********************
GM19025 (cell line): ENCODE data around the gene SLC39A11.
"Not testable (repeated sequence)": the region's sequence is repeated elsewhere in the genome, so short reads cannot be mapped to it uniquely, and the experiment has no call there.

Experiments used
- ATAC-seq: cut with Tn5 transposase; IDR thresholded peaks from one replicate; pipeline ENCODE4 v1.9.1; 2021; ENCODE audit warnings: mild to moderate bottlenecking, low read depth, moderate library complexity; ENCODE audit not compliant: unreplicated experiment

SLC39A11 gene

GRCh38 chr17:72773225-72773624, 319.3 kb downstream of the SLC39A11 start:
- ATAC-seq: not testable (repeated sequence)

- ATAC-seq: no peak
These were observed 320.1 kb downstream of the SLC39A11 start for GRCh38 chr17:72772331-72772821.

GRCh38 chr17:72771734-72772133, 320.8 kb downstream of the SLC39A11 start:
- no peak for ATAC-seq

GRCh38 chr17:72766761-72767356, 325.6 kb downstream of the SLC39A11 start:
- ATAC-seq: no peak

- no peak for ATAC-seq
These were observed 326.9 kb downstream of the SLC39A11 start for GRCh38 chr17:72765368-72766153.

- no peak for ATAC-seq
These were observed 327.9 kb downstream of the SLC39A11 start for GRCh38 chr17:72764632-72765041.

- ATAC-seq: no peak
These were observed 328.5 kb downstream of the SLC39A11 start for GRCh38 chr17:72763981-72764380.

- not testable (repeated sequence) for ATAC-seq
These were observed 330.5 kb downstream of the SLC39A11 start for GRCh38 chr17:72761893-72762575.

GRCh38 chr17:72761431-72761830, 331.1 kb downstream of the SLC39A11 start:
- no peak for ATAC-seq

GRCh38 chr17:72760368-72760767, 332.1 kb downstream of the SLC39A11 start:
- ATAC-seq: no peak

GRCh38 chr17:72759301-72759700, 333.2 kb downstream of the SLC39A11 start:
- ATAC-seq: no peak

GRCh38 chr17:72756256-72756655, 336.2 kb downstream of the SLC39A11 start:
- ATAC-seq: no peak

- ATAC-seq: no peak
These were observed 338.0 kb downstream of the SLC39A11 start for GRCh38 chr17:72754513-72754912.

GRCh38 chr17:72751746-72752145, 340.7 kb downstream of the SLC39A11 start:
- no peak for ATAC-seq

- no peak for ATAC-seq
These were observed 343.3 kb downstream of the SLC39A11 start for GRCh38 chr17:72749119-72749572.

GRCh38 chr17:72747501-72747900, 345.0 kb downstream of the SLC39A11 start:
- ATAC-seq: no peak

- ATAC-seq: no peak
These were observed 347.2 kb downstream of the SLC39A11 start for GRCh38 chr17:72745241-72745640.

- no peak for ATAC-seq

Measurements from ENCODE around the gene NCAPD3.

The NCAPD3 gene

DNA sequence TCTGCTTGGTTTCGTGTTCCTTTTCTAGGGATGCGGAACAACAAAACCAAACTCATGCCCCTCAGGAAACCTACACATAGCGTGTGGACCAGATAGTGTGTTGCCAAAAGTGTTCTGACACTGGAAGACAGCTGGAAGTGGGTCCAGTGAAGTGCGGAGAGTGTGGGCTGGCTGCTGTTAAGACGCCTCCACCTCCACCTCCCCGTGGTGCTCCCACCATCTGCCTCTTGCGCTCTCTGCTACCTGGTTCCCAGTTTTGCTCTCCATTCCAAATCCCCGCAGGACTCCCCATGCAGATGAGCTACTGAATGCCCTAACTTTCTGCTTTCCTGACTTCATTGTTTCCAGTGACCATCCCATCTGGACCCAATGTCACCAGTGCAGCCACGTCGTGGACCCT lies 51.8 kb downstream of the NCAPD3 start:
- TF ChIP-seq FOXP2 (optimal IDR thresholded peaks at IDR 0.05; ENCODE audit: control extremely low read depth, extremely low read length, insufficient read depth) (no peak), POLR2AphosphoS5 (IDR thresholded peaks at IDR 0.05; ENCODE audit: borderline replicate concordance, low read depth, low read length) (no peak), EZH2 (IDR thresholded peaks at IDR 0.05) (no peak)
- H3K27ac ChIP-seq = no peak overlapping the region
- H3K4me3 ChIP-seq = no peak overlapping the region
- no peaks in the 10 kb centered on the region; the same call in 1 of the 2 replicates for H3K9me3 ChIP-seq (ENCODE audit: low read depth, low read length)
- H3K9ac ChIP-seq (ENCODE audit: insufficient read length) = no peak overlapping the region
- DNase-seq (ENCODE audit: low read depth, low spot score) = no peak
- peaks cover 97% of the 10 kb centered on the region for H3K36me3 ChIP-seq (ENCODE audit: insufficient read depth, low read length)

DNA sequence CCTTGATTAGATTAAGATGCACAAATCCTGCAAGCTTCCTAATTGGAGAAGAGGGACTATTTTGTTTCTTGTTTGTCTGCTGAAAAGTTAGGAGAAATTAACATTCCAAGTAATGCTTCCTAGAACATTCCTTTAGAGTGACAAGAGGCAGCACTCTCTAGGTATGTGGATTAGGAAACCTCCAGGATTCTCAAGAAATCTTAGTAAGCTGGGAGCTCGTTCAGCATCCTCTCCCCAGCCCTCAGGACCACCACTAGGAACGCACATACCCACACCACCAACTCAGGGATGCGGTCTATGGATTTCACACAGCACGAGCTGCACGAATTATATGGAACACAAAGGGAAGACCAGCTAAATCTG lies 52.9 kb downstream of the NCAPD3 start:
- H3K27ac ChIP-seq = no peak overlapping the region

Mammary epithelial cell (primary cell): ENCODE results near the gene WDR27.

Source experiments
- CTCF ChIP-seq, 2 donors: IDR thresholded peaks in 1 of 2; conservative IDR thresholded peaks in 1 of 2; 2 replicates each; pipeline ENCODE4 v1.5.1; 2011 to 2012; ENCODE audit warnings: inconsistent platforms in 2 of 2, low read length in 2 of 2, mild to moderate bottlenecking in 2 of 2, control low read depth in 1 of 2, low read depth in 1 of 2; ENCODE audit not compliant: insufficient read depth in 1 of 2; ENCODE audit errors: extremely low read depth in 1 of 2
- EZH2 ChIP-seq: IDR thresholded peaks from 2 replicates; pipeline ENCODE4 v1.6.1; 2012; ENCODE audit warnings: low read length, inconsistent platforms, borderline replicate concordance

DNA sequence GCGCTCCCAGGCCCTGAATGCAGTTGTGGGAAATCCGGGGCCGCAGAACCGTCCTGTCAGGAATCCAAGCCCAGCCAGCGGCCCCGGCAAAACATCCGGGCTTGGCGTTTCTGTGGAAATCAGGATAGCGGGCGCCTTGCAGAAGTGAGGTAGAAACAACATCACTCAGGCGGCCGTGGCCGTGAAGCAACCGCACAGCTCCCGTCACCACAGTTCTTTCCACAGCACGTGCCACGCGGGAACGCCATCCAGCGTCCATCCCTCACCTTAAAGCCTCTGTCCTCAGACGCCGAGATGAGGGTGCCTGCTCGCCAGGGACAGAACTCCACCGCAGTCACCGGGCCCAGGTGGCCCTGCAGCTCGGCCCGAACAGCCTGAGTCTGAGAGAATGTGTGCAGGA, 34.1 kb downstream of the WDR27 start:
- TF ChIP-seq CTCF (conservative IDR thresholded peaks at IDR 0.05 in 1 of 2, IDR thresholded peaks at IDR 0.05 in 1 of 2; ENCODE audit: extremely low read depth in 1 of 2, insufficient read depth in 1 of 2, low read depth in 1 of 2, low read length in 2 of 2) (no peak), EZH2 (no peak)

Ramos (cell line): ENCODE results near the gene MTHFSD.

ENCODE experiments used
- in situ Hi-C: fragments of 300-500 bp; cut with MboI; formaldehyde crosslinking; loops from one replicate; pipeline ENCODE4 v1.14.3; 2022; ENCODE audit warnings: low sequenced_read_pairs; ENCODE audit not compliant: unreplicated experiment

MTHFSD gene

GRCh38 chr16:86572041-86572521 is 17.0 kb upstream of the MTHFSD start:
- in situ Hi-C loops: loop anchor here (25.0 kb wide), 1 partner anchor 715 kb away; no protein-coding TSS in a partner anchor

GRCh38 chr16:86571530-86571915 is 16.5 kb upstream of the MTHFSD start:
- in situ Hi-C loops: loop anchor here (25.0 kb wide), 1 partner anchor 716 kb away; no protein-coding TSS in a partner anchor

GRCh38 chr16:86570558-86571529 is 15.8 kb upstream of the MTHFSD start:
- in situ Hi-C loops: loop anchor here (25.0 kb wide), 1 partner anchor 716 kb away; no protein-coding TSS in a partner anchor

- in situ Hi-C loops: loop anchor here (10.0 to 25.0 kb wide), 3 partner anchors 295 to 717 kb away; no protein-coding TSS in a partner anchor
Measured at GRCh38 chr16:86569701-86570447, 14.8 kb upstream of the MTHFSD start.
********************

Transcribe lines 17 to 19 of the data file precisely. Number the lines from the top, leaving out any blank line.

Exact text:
These were observed 327.9 kb downstream of the SLC39A11 start for GRCh38 chr17:72764632-72765041.

- ATAC-seq: no peak
These were observed 328.5 kb downstream of the SLC39A11 start for GRCh38 chr17:72763981-72764380.